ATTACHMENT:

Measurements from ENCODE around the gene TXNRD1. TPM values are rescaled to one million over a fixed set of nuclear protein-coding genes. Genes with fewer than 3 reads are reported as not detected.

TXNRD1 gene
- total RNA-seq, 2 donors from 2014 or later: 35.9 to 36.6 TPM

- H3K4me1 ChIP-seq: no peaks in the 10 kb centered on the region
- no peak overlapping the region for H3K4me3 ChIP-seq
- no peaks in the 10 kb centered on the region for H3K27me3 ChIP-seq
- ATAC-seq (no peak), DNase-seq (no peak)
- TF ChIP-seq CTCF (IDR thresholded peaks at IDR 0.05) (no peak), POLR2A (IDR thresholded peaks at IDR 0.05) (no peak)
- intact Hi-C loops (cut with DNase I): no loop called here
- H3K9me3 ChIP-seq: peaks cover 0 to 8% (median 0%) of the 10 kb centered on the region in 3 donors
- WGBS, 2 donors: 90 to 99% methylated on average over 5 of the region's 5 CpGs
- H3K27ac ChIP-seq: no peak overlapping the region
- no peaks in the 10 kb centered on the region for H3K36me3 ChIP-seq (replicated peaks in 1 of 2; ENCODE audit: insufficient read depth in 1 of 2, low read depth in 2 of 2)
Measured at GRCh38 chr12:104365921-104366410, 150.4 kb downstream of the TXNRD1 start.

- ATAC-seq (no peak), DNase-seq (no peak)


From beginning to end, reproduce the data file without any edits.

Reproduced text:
Measurements from ENCODE around the gene TXNRD1. TPM values are rescaled to one million over a fixed set of nuclear protein-coding genes. Genes with fewer than 3 reads are reported as not detected.

TXNRD1 gene
- total RNA-seq, 2 donors from 2014 or later: 35.9 to 36.6 TPM

- H3K4me1 ChIP-seq: no peaks in the 10 kb centered on the region
- no peak overlapping the region for H3K4me3 ChIP-seq
- no peaks in the 10 kb centered on the region for H3K27me3 ChIP-seq
- ATAC-seq (no peak), DNase-seq (no peak)
- TF ChIP-seq CTCF (IDR thresholded peaks at IDR 0.05) (no peak), POLR2A (IDR thresholded peaks at IDR 0.05) (no peak)
- intact Hi-C loops (cut with DNase I): no loop called here
- H3K9me3 ChIP-seq: peaks cover 0 to 8% (median 0%) of the 10 kb centered on the region in 3 donors
- WGBS, 2 donors: 90 to 99% methylated on average over 5 of the region's 5 CpGs
- H3K27ac ChIP-seq: no peak overlapping the region
- no peaks in the 10 kb centered on the region for H3K36me3 ChIP-seq (replicated peaks in 1 of 2; ENCODE audit: insufficient read depth in 1 of 2, low read depth in 2 of 2)
Measured at GRCh38 chr12:104365921-104366410, 150.4 kb downstream of the TXNRD1 start.

- ATAC-seq (no peak), DNase-seq (no peak)